Though it was far from the most acclaimed film of this year’s main slate, it made sense for the 57th New York Film Festival to close with Motherless Brooklyn. The NYFF is the a major festival-season gathering that still feels a little bit local, and as such, has an unofficial but clear obligation to its hometown. That was evident in the opening night selection (Scorsese!), the centerpiece selection (Baumbach!), the quasi-secret screening (Safdies!), and a reoriented version of Motherless Brooklyn that takes place in the 1950s instead of the Jonatham Lethem novel’s then-contemporary 1990s.
Brooklyn had a particular weight on it this year because Martin Scorsese’s The Irishman, while set in a familiar Classic Scorsese milieu, is not actually a New York crime picture—it’s more of a tri-state area affair. Uncut Gems (as yet unseen by me) is legit NYC, but it wasn’t an officially announced main-slate attraction. So that leaves Edward Norton’s passion project as the crime movie representing New York City, playing alongside The Irishman (skulking around Philadelphia and New Jersey) and Arnaud Desplechin’s Oh Mercy! (set in the French city of Roubaix).
Desplechin’s movie is a fascinating failure—or rather, it starts out fascinating and turns into a failure, as it fixates unproductively on what turns out to be its main story. It starts out as an ambling but clear-eyed tour of Roubaix through the Christmas-night calls supervised by police chief Daoud (Roschdy Zem) and attended by new officer Louis (Antoine Reinartz). It’s sort of a humanist procedural, observing the details of police work on a number of minor cases. But then comes a major one: an elderly woman is murdered, and eventually her previously seen neighbors Marie (Sara Forestier) and Claude (Léa Seydoux) become major suspects. They’re interviewed separately, then together. Their stories don’t exactly match up. They walk the cops through the crime scene, and their stories still don’t match up. The cops interrogate them, the ladies interrogate each other, and the cops interrogate them some more.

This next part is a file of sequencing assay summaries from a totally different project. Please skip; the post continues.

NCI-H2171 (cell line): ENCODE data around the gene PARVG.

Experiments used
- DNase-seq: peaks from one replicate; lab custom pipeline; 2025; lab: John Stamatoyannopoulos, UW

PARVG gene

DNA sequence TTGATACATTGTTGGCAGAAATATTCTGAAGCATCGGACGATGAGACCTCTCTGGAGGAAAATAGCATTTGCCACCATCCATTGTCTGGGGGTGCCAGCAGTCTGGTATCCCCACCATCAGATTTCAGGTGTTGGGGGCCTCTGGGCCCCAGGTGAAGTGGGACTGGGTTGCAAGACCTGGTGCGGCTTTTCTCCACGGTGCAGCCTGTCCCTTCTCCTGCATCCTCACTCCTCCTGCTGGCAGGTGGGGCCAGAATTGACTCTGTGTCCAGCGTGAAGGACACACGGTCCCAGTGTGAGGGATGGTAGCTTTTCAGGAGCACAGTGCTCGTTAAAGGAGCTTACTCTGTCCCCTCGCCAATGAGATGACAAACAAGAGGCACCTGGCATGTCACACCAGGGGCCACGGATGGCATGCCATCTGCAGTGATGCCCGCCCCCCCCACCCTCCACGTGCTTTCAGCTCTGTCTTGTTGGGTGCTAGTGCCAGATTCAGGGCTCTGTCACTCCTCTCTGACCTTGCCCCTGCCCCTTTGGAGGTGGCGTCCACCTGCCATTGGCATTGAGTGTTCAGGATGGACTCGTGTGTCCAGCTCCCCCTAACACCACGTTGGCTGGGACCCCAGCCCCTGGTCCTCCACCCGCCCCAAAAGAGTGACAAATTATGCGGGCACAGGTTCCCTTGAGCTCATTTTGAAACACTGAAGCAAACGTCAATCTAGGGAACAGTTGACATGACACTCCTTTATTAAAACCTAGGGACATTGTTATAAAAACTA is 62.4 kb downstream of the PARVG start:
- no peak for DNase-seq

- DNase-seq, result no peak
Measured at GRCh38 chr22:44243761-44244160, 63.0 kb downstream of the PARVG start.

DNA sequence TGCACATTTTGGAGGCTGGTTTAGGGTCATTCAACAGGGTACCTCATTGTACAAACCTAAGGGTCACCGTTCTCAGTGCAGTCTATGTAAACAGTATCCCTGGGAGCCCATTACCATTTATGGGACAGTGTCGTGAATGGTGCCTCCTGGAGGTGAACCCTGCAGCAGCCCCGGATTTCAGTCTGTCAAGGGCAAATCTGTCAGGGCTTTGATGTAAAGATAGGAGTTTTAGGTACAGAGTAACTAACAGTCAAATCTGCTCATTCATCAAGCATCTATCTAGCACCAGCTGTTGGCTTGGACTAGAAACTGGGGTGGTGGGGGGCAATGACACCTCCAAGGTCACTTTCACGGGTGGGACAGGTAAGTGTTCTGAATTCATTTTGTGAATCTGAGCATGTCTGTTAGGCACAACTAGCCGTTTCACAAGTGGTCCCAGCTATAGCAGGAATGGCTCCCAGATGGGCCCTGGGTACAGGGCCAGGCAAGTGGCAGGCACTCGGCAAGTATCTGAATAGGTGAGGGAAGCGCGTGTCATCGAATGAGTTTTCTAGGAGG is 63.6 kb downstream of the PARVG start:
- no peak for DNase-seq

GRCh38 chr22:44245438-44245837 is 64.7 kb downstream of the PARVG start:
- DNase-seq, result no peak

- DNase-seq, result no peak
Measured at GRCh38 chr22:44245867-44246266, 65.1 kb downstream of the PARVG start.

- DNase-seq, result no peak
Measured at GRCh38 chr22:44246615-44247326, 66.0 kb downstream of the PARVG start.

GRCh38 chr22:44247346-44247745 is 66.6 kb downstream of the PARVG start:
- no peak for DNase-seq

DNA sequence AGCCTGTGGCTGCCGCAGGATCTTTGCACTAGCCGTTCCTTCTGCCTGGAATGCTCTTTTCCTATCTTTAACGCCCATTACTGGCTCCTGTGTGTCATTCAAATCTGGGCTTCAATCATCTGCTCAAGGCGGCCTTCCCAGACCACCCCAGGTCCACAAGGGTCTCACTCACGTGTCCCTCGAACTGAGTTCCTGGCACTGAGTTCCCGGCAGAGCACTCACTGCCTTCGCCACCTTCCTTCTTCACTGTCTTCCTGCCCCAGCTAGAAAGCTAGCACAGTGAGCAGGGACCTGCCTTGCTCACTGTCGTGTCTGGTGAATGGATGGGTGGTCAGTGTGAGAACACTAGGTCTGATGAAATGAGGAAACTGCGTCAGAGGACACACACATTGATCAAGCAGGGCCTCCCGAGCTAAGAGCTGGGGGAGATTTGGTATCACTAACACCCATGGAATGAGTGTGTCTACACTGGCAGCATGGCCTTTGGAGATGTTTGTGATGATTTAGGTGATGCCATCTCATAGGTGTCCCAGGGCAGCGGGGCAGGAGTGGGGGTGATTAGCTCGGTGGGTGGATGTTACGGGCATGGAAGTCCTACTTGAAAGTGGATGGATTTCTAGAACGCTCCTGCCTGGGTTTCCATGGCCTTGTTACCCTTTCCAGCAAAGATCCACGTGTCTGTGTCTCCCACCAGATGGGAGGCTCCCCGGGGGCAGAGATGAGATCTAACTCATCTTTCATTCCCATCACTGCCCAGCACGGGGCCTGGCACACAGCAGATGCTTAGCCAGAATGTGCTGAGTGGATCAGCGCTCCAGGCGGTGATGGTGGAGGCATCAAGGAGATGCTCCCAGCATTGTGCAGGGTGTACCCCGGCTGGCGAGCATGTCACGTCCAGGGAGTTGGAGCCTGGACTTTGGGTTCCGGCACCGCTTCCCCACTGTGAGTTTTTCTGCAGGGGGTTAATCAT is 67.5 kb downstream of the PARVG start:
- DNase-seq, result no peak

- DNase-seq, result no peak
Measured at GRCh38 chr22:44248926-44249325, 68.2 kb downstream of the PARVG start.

It feels realistic, in the sense that so much detective work must actually be depressing, unsatisfying tedium. Zem is terrific as the analytical Daoud, but he’s a lot more interesting overseeing a bunch of little Christmas night police business than pushing a couple of women on the details of how and why they may have killed their neighbor. That’s clearly what Oh Mercy! wants to be; it feels churlish to complain that the movie’s set-up portends something different and better that Desplechin has no obligation to explore. But it’s hard to understand what he’s getting at with the second half of the movie. It’s not a mystery, and its sociology becomes so specific to these two (not very interesting) characters that it feels like, well, work.
Motherless Brooklyn also starts better than it finishes. Its in-media-res set-up, explaining how Lionel (Edward Norton), a middle-aged guy dealing with Tourette syndrome, makes his living as part of a ramshackle private-eye (and taxi) operation run by Frank Minna (Bruce Willis), has a lot of movie-movie life. Norton the director lines up actor after actor and gives them parts slightly (or in some cases enormously) meatier than their usual: Willis, Bobby Cannavale, Alec Baldwin, Leslie Mann, Ethan Suplee, and Norton himself, who has been more of an occasional presence in movies this decade (and hasn’t directed a movie in the nearly two decades since his similarly NYC-centric rom-com Keeping the Faith).
The actual mystery of Motherless Brooklyn—figuring out why one of Lionel’s business associates has been murdered; not even who did it, but why it happened—gets less surprising as it goes along. It’s got plenty of familiar noir plot touchstones, and Norton isn’t a major stylist behind the camera. But the movie has enough character-actor color and striking visual compositions to keep it running, even if it overstays its welcome at nearly two-and-a-half hours. Norton pulls in a fictionalized version of New York City urban planner/monster Robert Moses, like he knew he wouldn’t ever get the chance to adapt The Power Broker as a separate movie. It’s an overreach that nonetheless kinda works with the movie’s gumshoe energy. A lot of Motherless Brooklyn plays like a later-period Clint Eastwood infused with more energy and a playfulness about genre that Eastwood only intermittently indulges. Why should Eastwood be the only guy to receive the benefit of the doubt for his low-fuss classicism?
Motherless Brooklyn is entertaining enough as a yarn that it doesn’t really have to stick the landing; Mercy’s more observant, methodical qualities mean there’s less to hold your attention (or, anyway, my attention) as it enters miserable dirge mode. They’re contrasting case studies in how often crime pictures are enticing in their beginnings more than their endings. Juxtaposed with The Irishman at NYFF, both movies really highlight how Scorsese proves (quadruple re-confirms, really) his mettle. The Irishman gains depth and power in its final stretch, embracing its many grim inevitabilities. It’s a long, 210-minute march to the finish line, but when it crosses, it feels like more than a genre exercise. It’s the feeling that Brooklyn and Mercy are both chasing, and never quite catch.
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